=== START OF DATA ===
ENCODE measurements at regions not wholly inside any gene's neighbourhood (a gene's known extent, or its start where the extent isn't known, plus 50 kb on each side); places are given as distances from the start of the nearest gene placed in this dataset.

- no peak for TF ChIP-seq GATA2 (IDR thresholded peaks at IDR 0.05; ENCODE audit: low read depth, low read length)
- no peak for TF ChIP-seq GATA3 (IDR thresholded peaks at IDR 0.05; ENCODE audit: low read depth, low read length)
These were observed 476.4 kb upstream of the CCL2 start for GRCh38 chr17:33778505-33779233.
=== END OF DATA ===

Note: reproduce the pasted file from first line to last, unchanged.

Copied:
ENCODE measurements at regions not wholly inside any gene's neighbourhood (a gene's known extent, or its start where the extent isn't known, plus 50 kb on each side); places are given as distances from the start of the nearest gene placed in this dataset.

- no peak for TF ChIP-seq GATA2 (IDR thresholded peaks at IDR 0.05; ENCODE audit: low read depth, low read length)
- no peak for TF ChIP-seq GATA3 (IDR thresholded peaks at IDR 0.05; ENCODE audit: low read depth, low read length)
These were observed 476.4 kb upstream of the CCL2 start for GRCh38 chr17:33778505-33779233.